i agree with the demand feeding one although i never really thought about that one before maybe it could be called meething their needs feeding or responsive feeding yeah i like that one!

    i had no idea when i had josh 10 years ago that this style of parenting had a name (maybe it didn't then) i just did what felt right and what my sisters had done. i guess i was lucky to have had some family members that responded to their baby's needs so i watched and learned from that.

    kelly i love this forum!

    love beckles

  6. #6
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    Beckles - Im with you on the "is he/she a good baby" thing. What the?? Define good, all babies are GREAT!! I get soooo annoyed when people ask that!!! AARRGGHH

    I also like to tell people (if they ask) that I have a very important job, the most important in the world - helping to teach my little man how to be a good person.

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    Just to give you a comparison from Danish.

    When referring to giving birth, the word they use (født) means 'give birth' - not deliver.

    Also it isn't demand feeding here but 'amme efter behøv' the literal translation is 'breastfeeding after need'.

    And Beckles and Bel, I always just say, 'yes he's a good baby'! What a silly question tho.

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    The good baby thing cracks me up too. I always just say, I dont know what a good baby is since she is my first.
    I agree with the "birth" usage - except Jenna was definitly delivered..... I didn't play much part in getting her out. Forceps were the winner there.
    I like the breastfeedign one too - but how do we know what is full term? So if you only do 6 months you are only part term? I prefer infant led myself, but only because I think "full term" may lead to issues.

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    We had Charlie's needles yesterday and the nurse kept on commenting on how "good" he was. I eventually had to kind of correct her, by saying he was a fairly "placid" baby........"good" and "bad" tends to suggest to me that the baby is trying to be "bad" if they cry, which as we know is certainly not the case!!

  10. #10

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    The way I see full term is like this...

    When you are pregnant, full term may be 38-42 weeks - ultimately baby decides on it's own when he / she is coming. But either way, that was their full term. As far as breastfeeding goes, full term is as long as baby wants to go too - be it sooner or later...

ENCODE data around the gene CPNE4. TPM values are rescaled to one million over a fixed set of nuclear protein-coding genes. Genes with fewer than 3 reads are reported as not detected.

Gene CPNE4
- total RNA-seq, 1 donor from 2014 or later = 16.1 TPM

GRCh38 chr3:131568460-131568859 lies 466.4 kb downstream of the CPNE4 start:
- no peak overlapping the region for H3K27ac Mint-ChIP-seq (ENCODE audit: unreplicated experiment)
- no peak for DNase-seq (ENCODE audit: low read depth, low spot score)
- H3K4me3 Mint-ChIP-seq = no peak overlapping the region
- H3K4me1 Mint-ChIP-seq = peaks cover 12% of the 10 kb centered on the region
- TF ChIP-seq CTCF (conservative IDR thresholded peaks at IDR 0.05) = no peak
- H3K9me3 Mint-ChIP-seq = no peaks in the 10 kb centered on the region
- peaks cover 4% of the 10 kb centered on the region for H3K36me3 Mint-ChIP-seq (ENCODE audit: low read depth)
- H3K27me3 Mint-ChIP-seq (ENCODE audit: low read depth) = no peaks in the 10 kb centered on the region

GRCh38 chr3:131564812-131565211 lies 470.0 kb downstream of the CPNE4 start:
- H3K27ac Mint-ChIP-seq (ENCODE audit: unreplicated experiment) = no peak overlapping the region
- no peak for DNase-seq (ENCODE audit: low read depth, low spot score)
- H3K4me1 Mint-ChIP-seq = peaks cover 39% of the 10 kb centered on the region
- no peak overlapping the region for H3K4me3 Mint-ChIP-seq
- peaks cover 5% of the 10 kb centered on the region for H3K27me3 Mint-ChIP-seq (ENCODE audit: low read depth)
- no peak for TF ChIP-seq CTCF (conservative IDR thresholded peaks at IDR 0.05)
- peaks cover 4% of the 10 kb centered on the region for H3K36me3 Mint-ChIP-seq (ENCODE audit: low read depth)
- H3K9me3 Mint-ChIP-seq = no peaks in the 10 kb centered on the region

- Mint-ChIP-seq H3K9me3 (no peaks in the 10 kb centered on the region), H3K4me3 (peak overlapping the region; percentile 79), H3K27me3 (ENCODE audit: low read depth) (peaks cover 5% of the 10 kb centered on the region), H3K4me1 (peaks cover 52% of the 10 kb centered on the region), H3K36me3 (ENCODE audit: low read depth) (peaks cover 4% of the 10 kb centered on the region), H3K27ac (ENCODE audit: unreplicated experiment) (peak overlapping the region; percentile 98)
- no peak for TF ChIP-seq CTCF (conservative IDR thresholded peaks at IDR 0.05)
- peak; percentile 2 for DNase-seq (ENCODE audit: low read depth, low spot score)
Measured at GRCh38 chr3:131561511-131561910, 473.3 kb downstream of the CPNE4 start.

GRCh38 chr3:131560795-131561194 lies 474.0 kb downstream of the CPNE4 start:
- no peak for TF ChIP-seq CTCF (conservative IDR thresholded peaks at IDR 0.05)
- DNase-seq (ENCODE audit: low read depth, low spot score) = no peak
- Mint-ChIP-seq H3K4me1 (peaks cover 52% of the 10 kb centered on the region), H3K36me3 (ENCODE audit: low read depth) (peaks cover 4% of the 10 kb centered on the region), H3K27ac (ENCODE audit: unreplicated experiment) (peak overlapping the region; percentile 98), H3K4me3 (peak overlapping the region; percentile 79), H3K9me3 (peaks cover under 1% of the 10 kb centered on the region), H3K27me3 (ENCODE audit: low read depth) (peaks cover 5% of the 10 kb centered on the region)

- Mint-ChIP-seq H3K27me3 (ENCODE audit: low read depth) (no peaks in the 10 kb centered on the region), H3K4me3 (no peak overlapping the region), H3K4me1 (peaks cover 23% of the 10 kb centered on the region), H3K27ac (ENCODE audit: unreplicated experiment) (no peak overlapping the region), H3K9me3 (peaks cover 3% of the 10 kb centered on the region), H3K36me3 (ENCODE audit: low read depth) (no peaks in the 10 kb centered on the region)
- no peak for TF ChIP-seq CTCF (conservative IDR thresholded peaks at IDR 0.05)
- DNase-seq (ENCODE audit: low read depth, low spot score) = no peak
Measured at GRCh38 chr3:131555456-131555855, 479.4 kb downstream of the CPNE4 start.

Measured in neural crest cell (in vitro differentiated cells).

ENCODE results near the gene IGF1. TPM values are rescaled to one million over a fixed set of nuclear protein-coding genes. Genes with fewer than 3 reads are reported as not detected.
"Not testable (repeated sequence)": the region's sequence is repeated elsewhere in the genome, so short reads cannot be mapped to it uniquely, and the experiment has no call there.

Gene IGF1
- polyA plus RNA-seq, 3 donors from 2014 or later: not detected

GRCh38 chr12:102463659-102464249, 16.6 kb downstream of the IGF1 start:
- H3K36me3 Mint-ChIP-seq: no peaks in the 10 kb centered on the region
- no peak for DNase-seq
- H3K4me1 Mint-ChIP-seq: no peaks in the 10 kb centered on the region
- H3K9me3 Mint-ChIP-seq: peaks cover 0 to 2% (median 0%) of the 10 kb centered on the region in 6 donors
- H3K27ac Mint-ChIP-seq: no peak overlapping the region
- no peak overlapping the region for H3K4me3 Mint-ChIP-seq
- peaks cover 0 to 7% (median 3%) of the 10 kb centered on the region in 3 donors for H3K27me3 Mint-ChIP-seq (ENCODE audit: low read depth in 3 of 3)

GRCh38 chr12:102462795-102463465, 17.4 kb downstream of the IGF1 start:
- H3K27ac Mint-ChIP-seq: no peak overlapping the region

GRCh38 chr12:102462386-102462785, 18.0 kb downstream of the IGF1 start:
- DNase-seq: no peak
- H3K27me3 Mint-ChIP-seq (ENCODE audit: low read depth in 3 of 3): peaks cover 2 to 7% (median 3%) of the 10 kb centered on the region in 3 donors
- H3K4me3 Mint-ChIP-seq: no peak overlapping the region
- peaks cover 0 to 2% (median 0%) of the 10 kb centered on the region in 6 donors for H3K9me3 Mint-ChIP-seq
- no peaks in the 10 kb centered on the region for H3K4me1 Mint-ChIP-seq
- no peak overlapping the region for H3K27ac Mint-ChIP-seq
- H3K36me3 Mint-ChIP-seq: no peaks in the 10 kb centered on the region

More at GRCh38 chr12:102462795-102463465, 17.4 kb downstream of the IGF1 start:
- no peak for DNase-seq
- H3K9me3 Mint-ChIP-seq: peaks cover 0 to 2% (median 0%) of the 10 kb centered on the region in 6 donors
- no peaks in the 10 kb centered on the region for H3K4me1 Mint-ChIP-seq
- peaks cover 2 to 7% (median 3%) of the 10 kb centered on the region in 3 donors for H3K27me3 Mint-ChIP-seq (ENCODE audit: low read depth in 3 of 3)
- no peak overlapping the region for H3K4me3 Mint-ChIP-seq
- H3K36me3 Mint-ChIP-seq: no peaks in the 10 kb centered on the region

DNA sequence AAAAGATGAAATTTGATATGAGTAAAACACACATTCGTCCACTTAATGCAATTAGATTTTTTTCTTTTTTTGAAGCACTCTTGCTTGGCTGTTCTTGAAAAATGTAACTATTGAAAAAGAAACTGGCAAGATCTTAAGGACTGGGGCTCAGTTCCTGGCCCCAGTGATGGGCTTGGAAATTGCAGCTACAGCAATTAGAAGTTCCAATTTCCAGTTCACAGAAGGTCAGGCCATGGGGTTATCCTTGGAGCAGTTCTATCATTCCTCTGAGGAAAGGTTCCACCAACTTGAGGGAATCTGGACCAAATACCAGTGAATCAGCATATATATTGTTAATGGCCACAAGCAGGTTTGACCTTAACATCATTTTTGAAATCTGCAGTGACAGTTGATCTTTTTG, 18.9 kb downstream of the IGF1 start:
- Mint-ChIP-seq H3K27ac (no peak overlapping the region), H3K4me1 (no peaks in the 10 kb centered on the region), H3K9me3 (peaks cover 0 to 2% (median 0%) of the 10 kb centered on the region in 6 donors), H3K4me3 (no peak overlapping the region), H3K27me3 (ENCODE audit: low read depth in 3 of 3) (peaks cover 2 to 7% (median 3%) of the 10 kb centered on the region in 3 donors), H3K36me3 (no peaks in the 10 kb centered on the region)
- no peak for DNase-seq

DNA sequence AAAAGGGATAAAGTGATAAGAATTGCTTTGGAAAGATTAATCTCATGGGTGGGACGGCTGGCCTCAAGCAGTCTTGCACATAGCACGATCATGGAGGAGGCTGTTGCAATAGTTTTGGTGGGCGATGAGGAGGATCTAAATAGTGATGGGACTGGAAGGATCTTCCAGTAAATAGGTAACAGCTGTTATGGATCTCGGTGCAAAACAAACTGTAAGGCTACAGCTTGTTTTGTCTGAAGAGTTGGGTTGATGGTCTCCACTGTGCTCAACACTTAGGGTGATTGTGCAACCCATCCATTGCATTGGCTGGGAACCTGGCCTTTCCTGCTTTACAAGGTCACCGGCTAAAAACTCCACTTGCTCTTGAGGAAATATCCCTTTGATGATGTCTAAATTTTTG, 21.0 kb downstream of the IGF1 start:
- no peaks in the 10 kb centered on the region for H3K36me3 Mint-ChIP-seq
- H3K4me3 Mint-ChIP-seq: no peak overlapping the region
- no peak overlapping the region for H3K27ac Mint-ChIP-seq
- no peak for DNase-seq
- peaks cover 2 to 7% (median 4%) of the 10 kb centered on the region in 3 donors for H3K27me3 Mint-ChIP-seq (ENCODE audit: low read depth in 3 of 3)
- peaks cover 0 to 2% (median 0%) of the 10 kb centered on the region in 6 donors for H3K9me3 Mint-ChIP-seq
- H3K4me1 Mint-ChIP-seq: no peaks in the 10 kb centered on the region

Another word I wanted to throw in was the change from birth plan to birth intentions. Of course, we can't plan our birth as things happen, but if we do our 'birth intentions' then it is much more flexible. If you see it around the site you will know what I am on about anyway, because I have already converted
    Kelly xx

    Creator of BellyBelly.com.au, doula, writer and mother of three amazing children

    BellyBelly Birth & Early Parenting Immersion - Find out how to have a BETTER, more confident birth experience... guaranteed!
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    I've been giving it some thought, and I kinda agree with Fi on the "full term breastfeeding" term. I know you likened the issue to pregnancy Kelly, but I'm gonna play devil's advocate and point out that ultimately, a pregnancy is quantifiable - a full term pg is around the 40 week mark give or take a few weeks. When we're talking breastfeeding, it could indicate a discrepancy of years. I think using this term may lead to a focus on amount of time spent bf, rather than the fact that the mother has fed her child in accordance with the child's uniquely individual nutritional/emotional needs. The word "full" imo invites judgement. What we want is empowerment, not comparison or judgement...

    I am sure there is a better term out there just waiting to be discovered, and once it's adopted by the rest of the birthing/parenting community we can all proudly say we were there on bellybelly when it was concieved. I think it's really important to get terminology right - why don't we put our thinking caps on and come up with something better!?!

    I'll throw a few in the ring...off the top of my head (who knows if they're original or not?)...but I'm gonna give it some further contemplation as well...

    How about:

    "needs-based breastfeeding"
    "infant centred breastfeeding"
    "instinctual breastfeeding"
    "intuitive breastfeeding"
    "mother/child synchronicity"